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The Great Barred Spiral Galaxy is located around 60 million light-years from Earth.


ESA/Hubble/NASA/J. Lee/PHANGS-HST Team/Acknowledgment: Judy Schmidt (Geckzilla)

I don’t know about you, but I’m just about ready to pack my gear, crawl into a cryogenic sleep pod and take a spaceship to some other galaxy. I’ve got my eyes on a real looker: the Great Barred Spiral Galaxy, also less romantically known as NGC 1365.

The Hubble Space Telescope, a joint project from NASA and the European Space Agency (ESA), captured a stunning portrait of NGC 1365, a faraway place where stars form. 

“The bright, light-blue regions indicate the presence of hundreds of baby stars that formed from coalescing gas and dust within the galaxy’s outer arms,” ESA said in a statement shared by NASA on Friday. That sounds so sweet.

The image comes from a Hubble collaboration with the Atacama Large Millimeter/submillimeter Array (ALMA) telescope in Chile. The Phangs (Physics at High Angular resolution in Nearby Galaxies ) joint survey “is expected to uncover and clarify many of the links between cold gas clouds, star formation, and the overall shape and morphology of galaxies,” according to ESA.

The Great Barred Spiral Galaxy is located in the constellation Fornax (the furnace), which seems like it would be cozy. It’s 60 million light-years from Earth. That should give me enough space to stretch out a little. 

Just kidding, Earth. I still love you.

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L3Harris gets $119 million Space Force contract for deep-space telescopes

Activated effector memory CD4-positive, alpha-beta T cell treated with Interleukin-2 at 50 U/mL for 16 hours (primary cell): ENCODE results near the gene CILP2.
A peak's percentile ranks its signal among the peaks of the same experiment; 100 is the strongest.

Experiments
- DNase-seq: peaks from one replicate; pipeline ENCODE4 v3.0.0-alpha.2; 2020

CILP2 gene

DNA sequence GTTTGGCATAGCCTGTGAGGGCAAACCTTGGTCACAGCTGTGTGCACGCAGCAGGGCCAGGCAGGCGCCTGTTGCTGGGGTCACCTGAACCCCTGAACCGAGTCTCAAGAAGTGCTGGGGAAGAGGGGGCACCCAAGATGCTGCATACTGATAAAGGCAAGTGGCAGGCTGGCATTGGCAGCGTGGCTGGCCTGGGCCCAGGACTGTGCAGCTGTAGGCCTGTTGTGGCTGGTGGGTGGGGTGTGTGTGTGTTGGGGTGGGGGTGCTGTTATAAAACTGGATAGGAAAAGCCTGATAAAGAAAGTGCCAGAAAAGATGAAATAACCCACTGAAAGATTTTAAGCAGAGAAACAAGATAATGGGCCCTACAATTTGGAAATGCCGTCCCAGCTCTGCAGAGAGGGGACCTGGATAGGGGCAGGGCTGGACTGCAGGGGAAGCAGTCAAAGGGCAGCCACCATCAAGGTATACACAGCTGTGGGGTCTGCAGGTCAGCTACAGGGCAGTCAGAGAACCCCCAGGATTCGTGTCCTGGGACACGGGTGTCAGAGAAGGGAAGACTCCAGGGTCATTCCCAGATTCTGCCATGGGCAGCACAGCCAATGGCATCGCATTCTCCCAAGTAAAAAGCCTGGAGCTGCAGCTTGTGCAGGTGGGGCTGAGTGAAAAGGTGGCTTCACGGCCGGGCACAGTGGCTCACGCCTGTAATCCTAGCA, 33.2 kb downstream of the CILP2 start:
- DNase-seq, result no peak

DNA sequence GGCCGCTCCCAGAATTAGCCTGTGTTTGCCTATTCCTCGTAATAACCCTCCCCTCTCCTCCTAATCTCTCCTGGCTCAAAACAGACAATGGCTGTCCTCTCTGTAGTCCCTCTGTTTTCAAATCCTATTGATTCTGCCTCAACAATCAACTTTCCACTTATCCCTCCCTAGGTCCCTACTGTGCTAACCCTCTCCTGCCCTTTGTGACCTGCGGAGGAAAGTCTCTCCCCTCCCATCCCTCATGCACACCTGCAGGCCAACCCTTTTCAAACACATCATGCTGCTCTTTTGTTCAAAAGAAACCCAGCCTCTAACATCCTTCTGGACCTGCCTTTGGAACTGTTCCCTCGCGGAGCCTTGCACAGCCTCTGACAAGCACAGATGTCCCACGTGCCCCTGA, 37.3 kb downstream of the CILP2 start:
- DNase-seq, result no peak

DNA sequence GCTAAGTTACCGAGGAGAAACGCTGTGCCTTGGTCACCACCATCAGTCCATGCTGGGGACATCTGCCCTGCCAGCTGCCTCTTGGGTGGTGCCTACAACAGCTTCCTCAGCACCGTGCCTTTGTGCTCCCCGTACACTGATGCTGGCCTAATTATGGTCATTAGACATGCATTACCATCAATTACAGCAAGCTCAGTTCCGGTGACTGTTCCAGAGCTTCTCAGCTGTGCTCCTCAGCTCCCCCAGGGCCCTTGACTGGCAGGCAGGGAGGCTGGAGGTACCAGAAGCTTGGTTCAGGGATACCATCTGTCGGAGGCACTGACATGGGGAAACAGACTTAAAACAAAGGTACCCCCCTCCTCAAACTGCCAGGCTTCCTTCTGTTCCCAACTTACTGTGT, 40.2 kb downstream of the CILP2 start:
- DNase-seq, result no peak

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The contract is to upgrade and expand the Ground-based Electro-Optical Deep Space Surveillance System that track objects in geostationary orbits.

WASHINGTON — L3Harris Technologies received a $119.1 million contract to upgrade and expand the network of U.S. military telescopes known as the Ground-based Electro-Optical Deep Space Surveillance System that track objects in geostationary orbits.

The contract, announced Sept. 21 by the U.S. Space Force’s Space and Missile Systems Center, funds upgrades to existing GEODSS sensors, and the design of new ground-based optical sensors in European and Pacific sites.

The work is to be completed by June 2024. The contract will be worth $218 million if all options are exercised to build the two new sites in Spain and Australia.

L3Harris is responsible to maintain and modernize the military’s network of space surveillance sensors under a 10-year $1.2 billion contract awarded in February 2020 known as MOSSAIC, short for maintenance of space situational awareness integrated capabilities.

There are currently three GEODSS sites — on the island of Diego Garcia in the Indian Ocean; at the White Sands Missile Range, New Mexico; and in Maui, Hawaii.